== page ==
8 Things That Happen When You Stop Eating Bread

The bread is out of fashion, pasta is overpriced, and the craze for low-carb diet is growing stronger.

Followers of this diet are testing to see how they can lower their carbohydrate intake. Grains are very different from one another, so as you reduce your intake of refined grains, whole grains or carbohydrates in general, the effects will vary.

8 Things That Happen When You Stop Eating Bread

Here is an overview of the wide range of things that can happen when you get rid of the bread:

  1. Significant Weight Loss

When you reduce your carbohydrate intake, the first thing you notice is the speed at which you lose weight, almost by magic. “When carbohydrates are stored in your body as glycogen, each gram of carbohydrate stores three to four times its weight in water, says Marie Spano, dietician and coach. When you reduce the carbohydrates, you lose a large amount of water thus reducing weight. ”

  1. Decrease In Brain Energy

“Carbohydrates are the main source of energy for the brain, she says. When someone reduces the intake of carbohydrates, the brain is flat, especially when glycogen stores are depleted. Once they are gone, the body draws on its fat reserves and works with small carbon fragments called ketones.
Result: bad breath, dry mouth, fatigue, weakness, dizziness, insomnia, nausea and foggy brain; you feel like you have a flu. Eventually, your body gets used to work with ketones and you no longer feel as badly about you, but they are still not the preferred fuel for your body.”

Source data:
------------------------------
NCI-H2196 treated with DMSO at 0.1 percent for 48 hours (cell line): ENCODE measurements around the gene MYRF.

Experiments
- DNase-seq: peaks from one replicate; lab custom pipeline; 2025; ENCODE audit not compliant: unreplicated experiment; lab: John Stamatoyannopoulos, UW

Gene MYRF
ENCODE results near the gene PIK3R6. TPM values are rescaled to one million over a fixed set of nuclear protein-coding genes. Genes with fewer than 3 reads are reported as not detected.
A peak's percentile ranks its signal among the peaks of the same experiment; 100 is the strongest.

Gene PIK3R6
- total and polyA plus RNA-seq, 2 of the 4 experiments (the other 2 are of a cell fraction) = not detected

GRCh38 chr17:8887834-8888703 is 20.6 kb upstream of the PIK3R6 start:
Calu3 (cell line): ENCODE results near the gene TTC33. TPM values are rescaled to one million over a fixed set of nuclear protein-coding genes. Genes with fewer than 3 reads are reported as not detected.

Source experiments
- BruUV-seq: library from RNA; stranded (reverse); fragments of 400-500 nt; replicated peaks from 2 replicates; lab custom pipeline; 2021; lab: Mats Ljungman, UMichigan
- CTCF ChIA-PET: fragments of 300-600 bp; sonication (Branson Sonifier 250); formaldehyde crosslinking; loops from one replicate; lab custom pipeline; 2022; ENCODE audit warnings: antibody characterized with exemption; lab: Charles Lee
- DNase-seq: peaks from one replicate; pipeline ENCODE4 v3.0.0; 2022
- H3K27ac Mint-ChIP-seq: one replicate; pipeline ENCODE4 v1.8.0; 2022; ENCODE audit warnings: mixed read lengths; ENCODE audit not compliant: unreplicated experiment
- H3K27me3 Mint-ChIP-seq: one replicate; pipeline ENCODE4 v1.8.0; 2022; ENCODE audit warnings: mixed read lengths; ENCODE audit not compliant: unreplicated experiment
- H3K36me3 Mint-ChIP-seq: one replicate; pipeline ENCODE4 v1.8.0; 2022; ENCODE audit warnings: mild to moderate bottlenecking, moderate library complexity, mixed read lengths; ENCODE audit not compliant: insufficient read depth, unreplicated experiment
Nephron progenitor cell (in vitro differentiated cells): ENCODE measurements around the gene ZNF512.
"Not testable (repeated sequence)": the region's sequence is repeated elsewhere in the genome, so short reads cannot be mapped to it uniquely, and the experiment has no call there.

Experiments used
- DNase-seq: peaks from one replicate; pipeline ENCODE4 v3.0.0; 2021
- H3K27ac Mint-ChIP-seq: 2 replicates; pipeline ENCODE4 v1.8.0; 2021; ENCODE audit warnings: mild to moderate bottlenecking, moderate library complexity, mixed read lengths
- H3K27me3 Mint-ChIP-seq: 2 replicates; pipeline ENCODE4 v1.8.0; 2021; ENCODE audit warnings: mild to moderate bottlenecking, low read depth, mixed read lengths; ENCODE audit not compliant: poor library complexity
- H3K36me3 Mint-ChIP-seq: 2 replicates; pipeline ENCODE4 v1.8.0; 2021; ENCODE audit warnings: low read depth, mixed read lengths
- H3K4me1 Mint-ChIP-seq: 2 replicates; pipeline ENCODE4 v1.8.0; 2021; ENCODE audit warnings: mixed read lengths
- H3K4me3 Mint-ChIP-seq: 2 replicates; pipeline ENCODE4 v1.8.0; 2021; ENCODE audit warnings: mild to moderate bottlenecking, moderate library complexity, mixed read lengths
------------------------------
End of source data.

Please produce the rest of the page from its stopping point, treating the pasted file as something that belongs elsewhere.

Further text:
1. Urge To Snack

Refined carbohydrates are notorious for driving up your sugar levels in the blood to the ceiling, before they come tumbling down. A recent study published in the American Journal of Clinical Nutrition suggests that these rollercoaster activate addiction centers in the brain, leading to urgent needs.
Eating whole grains high in fiber can prevent sugar levels to plunge and will prevent cravings, says Dr. Alex Caspero, nutritionist and owner of the website Knowledge Delicious dedicated to vegetarian food and whole foods.

  1. Risks of Heart Disease and Diabetes

The type of grain used makes a big difference in this area. For example, a 2014 study published in the scientific journal Plos One shows that refined carbohydrates are increasing the rate of fatty acids (or palmitoleic acid) in the body, increasing the risk of cardiovascular disease and type 2 diabetes.
Moreover, according to the American Heart Association, whole grains can improve the level of cholesterol and reduce the risk of heart disease, stroke, obesity and type II diabetes. The choice is easy to make.

  1. Decreased Energy

Whole grains are an excellent source of iron, magnesium and vitamin B, which all contribute to maintaining a high level of energy, says Dr. Spano, who noted that many people suffer from a magnesium deficiency. Also, since carbohydrates are the preferred fuel for your body, your healthy cells slow down without their contribution, says the nutritionist.

  1. Cluttered Intestines

Consumption of whole grains plays a major role in your fiber intake, according to a recent study. “But not only the fiber helps stabilize your sugar level in the blood and reduce the risk of obesity, chronic disease, they regulate your bowel movements,” says Dr. Spano.

  1. Mood Swings

“In addition, carbohydrates augment the level of serotonin, the neurotransmitter welfare in the brain,” says Dr. Caspero. So when you reduce your intake of healthy carbohydrates such as whole grains, your mental health follows the same movement.

  1. Less Physical Strength

“Carbohydrates are the primary source of energy for all physical exercises, either resistance or endurance, says Dr. Spano. Reduce your intake of carbohydrates and you will loss energy. Lower the carbohydrate reserves in your body and your strength will also decrease.”

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